By Zac B. Sarian

Producing mangosteen for the fresh fruit market is profitable enough, but processing the fruits, as well as the leaves and other parts of the tree, can increase income as much as three times or more.

That’s what we learned from talking to the pioneer grower, researcher, and processor of high-value mangosteen products on August 16, 2019. The fellow is Dr. Alfredo Villarico, 75, who probably has the biggest mangosteen plantation in the country today. He has two farms totalling 32 hectares in Kidapawan City, North Cotabato, and 130 hectares in Aborlan, Palawan. Fifty hectares have already been planted in Palawan, and planting is ongoing.

He said that last year (2018), he harvested 120 tons of fruits in Kidapawan. If everything were sold as fresh fruit, the gross income could easily be P6 million. But if the fruits and other parts of the tree were processed into several byproducts, the income could be easily tripled. He explained that the processed byproducts from one hectare could be worth more than the fresh fruits harvested from three hectares. Among the processed mangosteen products are capsules as a food supplement, mangosteen tea, mangosteen and coffee mix (three types), jam, mangosteen choco, and two kinds of mangosteen soap.

Dr. Alfredo Villarico shows the pearly white, juicy aril of his mangosteen.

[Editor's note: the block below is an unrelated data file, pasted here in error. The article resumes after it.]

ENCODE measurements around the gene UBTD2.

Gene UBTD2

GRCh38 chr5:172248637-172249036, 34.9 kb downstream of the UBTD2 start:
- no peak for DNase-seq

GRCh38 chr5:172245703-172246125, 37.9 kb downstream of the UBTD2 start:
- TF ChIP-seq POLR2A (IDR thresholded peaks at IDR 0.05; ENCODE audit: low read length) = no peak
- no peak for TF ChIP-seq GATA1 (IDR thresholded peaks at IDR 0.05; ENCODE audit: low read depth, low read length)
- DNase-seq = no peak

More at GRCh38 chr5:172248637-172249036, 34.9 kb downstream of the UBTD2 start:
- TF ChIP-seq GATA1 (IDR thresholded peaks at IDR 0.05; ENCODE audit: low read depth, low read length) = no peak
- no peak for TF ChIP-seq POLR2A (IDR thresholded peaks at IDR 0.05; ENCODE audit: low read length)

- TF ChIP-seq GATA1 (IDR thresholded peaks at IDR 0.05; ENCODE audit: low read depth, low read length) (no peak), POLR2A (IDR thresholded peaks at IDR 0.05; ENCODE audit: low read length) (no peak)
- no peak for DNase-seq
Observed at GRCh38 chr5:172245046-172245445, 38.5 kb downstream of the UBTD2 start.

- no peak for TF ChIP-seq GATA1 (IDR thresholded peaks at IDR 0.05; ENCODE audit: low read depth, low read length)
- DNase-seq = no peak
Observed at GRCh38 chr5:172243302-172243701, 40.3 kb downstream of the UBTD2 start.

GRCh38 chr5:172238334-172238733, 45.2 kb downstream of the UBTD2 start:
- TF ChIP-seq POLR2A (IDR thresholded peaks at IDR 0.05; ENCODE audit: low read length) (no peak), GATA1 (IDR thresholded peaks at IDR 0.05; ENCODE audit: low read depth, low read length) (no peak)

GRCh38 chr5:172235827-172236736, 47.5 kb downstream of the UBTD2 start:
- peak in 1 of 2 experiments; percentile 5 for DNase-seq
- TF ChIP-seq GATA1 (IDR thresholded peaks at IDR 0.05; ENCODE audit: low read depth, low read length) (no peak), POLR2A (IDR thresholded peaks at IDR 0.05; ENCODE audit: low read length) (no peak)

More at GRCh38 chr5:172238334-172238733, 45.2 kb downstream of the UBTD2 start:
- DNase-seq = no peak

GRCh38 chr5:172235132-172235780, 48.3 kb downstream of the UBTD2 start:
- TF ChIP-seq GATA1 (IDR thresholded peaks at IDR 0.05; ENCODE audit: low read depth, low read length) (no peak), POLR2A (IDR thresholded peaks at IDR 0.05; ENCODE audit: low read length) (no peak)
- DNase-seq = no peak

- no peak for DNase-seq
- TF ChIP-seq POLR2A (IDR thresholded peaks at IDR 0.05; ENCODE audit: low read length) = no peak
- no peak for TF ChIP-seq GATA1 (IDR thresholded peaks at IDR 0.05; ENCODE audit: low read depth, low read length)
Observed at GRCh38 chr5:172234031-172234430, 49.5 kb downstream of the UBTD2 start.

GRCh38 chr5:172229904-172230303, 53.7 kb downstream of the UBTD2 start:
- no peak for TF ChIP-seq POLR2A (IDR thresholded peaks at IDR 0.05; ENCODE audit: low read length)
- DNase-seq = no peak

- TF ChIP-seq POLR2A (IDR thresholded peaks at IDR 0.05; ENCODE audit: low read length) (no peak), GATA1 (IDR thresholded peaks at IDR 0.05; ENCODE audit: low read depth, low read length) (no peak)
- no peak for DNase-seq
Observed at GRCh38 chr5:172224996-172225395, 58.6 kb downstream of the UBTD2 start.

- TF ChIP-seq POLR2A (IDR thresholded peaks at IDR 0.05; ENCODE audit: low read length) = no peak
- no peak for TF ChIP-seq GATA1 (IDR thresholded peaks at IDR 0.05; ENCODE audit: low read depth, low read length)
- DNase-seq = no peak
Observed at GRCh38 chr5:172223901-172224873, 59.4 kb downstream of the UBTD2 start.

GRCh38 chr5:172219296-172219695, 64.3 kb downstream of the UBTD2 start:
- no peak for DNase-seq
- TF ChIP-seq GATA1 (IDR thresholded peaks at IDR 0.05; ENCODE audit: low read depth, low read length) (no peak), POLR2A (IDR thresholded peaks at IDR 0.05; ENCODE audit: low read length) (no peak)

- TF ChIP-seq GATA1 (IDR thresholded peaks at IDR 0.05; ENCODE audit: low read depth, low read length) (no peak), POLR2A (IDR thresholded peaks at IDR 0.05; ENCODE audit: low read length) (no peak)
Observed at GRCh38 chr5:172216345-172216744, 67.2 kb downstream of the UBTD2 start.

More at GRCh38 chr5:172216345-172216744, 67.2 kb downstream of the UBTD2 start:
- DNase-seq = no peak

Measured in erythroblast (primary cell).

Dr. Villarico, a medical doctor, was the first in the Philippines to develop a capsule out of powdered mangosteen pericarp, which he believes has health benefits. He explained that the fruit’s pericarp, or hard shell, contains xanthone and other active ingredients that can help relieve patients of their ailments.

Dr. Villarico said that xanthone has anti-inflammatory properties. Whenever a person contracts a disease or is hurt, inflammation occurs. It is the function of xanthone to proceed to the affected area to check the inflammation. Xanthone works together with other active ingredients found in the fruit and other parts of the mangosteen tree.

Dr. Villarico’s mangosteen capsules have become very popular in Mindanao and Visayas, not only because of its high quality, but also because it is very affordable. It costs only P10 per capsule, which is virtually half the price of its counterpart in the market. Efforts are now underway to make the capsule and Dr. Alfred’s other mangosteen products available in Luzon and in the export market. Of course, the products have been exported to the United States and other places, with very good reception not only from OFWs, but also from other citizens. In the US, Dr. Villarico said, mangosteen coffee is the bestseller.

Dr. Villarico emphasizes that their raw materials are of the highest quality. Their mangosteen trees are practically grown the organic way. They don’t use any chemical fertilizer and pesticides to prevent disease and insect infestation.

Mangosteen myths debunked